More Employers Focusing on Workers' Financial Well-Being in 2014

Are employers concerned about the financial health of their employees? Yes, and they are increasingly looking at ways they can help their workers improve, according to a new survey by Aon Hewitt, a company that provides talent, retirement and health solutions.

In the survey, the company surveyed more than 400 U.S. companies, which have a combined workforce of nearly 10 million workers, seeking to determine the business' current and future approach to financial wellness benefits. The results showed that 76 percent of companies surveyed are somewhat or very likely to expand their focus on the financial well-being of their employees in 2014.

"In the past, companies were primarily concerned about whether workers were participating in their 401(k) plans, but we're now seeing employers expand their focus beyond just retirement savings to help workers improve their overall financial health," said Rob Austin, director of Retirement Research at Aon Hewitt. "A growing number of companies are offering tools and services to help employees make smarter financial decisions, which can help improve employee engagement and productivity as workers focus less on financial stressors."

According to a separate Aon Hewitt survey of more than 2,800 workers and their dependents, an individual's financial situation is the most commonly cited stress factor, and 51 percent of workers surveyed said that stress caused them to be less productive at work.1 To help workers better manage their financial health, Aon Hewitt's survey shows companies are planning to take the following steps in 2014:

Providing help to manage budgets. A growing number of employers realize that basic money management plays a critical role in an individual's financial well-being. To ensure workers are able to pay for day-to-day living expenses, a quarter of employers are very likely to provide some assistance to employees to help with budgeting.

"Employers understand that workers can't adequately save for retirement if they don't have their financial house in order," added Austin. "To help employees take this first step, companies are offering and promoting services to help them manage their debt while also encouraging them to save."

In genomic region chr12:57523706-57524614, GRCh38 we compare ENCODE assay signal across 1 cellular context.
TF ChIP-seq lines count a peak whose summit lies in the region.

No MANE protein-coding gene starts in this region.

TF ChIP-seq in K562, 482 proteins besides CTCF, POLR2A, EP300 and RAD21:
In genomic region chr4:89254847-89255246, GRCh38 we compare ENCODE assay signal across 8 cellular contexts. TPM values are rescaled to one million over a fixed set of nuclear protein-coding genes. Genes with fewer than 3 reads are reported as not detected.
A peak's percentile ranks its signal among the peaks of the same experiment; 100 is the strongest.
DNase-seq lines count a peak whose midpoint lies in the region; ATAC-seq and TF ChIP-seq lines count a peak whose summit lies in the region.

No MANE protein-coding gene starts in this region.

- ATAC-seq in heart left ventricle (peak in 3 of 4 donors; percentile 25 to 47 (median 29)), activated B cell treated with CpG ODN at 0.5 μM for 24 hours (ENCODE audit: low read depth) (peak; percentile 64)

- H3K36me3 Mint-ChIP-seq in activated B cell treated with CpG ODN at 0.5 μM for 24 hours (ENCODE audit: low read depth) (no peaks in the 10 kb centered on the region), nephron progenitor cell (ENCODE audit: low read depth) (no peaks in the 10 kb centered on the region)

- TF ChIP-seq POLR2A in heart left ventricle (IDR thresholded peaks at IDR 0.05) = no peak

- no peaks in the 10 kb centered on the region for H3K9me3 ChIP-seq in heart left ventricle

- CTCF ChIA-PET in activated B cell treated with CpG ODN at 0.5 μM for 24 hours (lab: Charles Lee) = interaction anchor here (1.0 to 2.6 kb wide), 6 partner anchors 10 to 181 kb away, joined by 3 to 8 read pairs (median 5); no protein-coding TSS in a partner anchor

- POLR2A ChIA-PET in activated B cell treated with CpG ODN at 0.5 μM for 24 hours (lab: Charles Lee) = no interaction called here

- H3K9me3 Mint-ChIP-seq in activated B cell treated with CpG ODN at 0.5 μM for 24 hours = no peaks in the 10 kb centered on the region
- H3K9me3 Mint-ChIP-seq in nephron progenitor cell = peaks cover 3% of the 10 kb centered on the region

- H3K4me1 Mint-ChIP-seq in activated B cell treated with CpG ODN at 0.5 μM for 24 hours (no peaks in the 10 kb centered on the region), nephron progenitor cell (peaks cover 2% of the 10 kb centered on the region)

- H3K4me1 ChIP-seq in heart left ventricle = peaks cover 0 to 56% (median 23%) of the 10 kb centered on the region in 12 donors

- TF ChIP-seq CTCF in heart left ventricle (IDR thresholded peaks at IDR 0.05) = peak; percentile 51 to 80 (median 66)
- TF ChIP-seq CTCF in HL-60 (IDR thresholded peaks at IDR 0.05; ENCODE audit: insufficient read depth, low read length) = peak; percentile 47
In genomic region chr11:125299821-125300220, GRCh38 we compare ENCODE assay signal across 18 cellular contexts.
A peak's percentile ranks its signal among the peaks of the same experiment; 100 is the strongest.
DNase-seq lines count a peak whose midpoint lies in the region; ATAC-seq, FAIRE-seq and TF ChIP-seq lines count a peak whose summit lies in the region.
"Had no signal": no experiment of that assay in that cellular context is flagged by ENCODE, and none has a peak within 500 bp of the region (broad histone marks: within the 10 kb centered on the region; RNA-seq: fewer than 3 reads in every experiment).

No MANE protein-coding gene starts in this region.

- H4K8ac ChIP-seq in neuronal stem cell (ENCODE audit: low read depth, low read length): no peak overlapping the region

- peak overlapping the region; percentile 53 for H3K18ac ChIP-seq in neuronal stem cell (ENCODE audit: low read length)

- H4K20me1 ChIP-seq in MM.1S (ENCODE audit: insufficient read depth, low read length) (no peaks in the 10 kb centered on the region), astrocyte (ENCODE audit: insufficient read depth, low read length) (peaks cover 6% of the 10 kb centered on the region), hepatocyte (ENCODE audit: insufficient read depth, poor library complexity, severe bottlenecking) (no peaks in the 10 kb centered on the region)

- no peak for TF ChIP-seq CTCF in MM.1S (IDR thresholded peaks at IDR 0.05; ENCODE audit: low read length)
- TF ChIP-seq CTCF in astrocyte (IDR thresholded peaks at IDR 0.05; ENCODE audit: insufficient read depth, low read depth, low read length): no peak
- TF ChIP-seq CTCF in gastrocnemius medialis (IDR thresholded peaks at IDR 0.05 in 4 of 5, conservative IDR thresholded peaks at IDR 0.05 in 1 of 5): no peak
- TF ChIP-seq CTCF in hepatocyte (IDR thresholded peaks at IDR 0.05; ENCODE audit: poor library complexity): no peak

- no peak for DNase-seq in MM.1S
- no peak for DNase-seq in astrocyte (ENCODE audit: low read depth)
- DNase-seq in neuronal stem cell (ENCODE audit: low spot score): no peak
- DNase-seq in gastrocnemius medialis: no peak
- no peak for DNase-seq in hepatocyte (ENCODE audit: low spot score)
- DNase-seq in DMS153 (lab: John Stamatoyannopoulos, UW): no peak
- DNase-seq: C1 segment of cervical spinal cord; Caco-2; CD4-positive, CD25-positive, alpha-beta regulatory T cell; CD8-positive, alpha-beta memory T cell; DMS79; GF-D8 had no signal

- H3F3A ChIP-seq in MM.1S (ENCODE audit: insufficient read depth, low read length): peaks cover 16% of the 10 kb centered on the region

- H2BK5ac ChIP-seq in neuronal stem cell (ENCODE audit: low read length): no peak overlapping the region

Offering tools and resources to improve saving and investing decisions. Aon Hewitt's survey found that more companies plan to offer access to advice, tools and resources that help employees examine their overall financial picture. Increasingly these resources allow workers to consider a variety of factors including expected retirement date, all income sources—not just their paycheck from their employer, and other details of their personal financial situation.

Companies are providing these types of advisory services through a variety of channels:

  • Online: Nearly half (44 percent) of employers currently provide access to online third-party investment advisory services and another 14 percent are somewhat or very likely to offer them in 2014.
  • Phone: More than a third (35 percent) of companies provide access to third-party financial advisors via phone and another 14 percent are somewhat or very likely to do so in the next 12 months.
  • Face-to-Face: Nearly one quarter (23 percent) of employers offer face-to-face meetings with financial advisors and another 10 percent are somewhat or very likely to add this feature in 2014.

Simplifying investment options. Employers continue to offer options to provide workers with a simple and straightforward approach to investing. Most employers (79 percent) offer target-date funds in their defined contribution plans as a turn-key approach to saving. Of those that do not currently offer them, 36 percent are somewhat or very likely to add this feature in 2014. More than a third (39 percent) of companies offer managed accounts, with nearly one quarter (24 percent) of the remaining group somewhat or very likely to offer them in the year ahead.

"To ensure that they're making the most of their retirement savings, workers need to take an active role in managing their 401(k) through regular rebalancing and re-evaluation of fund choices," explained Austin. "However, many employees feel they either lack the time or the understanding to make sound investing decisions. Features like target-date funds and managed accounts help workers stay on track to meet their retirement savings goals by making some of the investment decisions for them."

 

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